Still, I was able to locate a document categorized as Clinical Practice Guidelines (adopted in 1999, revised in 2005, and reaffirmed in 2010) for the American Academy of Pediatric Dentistry

The purpose of this report is to review the oral and dental aspects of physical and sexual abuse and dental neglect and the role of physicians and dentists in evaluating such conditions. This report addresses the evaluation of bite marks as well as perioral and intraoral injuries, infections, and diseases that may be suspicious for child abuse or neglect. Physicians receive minimal training in oral health and dental injury and disease and, thus, may not detect dental aspects of abuse or neglect as readily as they do child abuse and neglect involving other areas of the body. Therefore, physicians and dentists are encouraged to collaborate to increase the prevention, detection, and treatment of these conditions.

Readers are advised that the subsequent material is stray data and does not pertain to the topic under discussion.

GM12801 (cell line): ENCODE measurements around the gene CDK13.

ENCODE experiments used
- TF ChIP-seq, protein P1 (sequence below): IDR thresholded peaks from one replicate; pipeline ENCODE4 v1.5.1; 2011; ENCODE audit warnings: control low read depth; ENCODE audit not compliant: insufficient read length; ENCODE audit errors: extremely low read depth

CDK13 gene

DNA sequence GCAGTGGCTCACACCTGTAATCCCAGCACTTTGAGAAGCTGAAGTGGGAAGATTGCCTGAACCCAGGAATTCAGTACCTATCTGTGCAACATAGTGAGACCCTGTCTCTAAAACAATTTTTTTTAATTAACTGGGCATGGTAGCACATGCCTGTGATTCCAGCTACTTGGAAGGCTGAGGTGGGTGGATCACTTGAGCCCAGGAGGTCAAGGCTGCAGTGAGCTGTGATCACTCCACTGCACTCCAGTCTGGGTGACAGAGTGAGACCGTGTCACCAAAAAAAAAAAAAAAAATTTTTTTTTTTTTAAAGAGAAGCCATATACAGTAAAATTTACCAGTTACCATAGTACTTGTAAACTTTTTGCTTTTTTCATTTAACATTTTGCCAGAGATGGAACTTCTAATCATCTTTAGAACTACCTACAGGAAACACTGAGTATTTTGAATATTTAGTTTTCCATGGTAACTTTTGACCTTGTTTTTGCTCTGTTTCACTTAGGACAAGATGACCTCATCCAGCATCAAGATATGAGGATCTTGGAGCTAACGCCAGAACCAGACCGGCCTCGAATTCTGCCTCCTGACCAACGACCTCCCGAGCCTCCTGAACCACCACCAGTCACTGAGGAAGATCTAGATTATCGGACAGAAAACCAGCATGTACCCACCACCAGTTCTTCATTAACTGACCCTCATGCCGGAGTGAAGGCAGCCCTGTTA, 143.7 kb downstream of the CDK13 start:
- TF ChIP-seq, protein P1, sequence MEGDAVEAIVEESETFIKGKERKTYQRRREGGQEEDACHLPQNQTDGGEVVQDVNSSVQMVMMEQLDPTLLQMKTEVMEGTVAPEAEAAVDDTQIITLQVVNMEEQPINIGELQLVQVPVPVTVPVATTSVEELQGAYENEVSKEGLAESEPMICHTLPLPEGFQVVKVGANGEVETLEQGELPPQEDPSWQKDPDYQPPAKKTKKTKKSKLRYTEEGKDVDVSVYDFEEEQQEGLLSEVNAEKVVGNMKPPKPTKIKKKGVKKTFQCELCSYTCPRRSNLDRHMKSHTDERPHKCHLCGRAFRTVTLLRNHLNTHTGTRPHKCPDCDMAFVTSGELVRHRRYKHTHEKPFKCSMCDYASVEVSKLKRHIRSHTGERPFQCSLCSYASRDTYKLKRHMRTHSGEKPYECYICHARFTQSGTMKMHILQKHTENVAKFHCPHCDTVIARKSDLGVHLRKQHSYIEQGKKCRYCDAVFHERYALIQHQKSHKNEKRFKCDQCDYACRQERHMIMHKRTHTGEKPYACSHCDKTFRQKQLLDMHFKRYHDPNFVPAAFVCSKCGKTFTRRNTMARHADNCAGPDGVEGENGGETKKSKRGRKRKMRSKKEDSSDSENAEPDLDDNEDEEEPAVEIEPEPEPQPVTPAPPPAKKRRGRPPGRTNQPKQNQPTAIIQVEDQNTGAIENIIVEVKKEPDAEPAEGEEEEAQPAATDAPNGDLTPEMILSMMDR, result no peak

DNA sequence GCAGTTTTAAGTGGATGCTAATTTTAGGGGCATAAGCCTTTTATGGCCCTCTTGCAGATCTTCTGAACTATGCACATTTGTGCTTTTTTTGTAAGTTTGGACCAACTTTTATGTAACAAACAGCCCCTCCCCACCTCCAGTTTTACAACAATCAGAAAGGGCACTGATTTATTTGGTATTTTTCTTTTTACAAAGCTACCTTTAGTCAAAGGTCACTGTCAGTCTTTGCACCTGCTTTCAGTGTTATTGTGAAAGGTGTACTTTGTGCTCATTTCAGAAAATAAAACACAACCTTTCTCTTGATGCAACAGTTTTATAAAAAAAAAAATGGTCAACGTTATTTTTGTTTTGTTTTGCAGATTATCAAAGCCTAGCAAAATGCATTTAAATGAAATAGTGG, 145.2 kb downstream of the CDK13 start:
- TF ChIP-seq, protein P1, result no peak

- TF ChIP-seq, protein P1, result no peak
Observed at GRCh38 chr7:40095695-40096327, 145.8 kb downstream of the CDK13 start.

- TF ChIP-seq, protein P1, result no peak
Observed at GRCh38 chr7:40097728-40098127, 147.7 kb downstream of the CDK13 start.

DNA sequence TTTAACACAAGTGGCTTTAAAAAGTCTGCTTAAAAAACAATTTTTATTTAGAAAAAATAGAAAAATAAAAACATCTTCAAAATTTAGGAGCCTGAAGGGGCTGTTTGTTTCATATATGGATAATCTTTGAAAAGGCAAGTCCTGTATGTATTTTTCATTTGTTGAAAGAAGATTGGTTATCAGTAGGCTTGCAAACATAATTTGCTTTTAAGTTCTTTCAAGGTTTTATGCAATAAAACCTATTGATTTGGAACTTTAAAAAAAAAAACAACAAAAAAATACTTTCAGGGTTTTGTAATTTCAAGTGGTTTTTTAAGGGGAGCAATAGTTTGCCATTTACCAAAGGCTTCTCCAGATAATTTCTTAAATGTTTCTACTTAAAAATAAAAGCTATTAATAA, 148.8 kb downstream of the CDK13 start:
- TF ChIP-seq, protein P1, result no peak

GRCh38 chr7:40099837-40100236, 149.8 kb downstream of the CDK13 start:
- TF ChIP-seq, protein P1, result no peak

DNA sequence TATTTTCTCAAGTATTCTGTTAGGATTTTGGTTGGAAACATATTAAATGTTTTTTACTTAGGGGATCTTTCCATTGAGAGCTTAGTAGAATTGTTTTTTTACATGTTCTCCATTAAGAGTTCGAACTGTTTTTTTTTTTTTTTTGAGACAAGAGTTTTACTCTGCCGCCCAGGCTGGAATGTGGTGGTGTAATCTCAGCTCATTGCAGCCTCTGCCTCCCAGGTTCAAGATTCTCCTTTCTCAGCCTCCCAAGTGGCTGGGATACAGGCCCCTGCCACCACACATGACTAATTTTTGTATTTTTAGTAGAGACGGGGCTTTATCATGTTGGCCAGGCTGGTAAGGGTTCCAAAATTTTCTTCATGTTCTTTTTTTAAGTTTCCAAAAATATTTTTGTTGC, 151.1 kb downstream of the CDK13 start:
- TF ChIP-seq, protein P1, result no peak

The universe of topics that were addressed include oral gonorrhea in prepubertal children; unexplained injury at the junction of the hard and soft palate; and evidence of bite marks. I’m sure there is universal agreement that such findings would be reportable to authorities.

The final category in the Guidelines focused on “dental neglect.”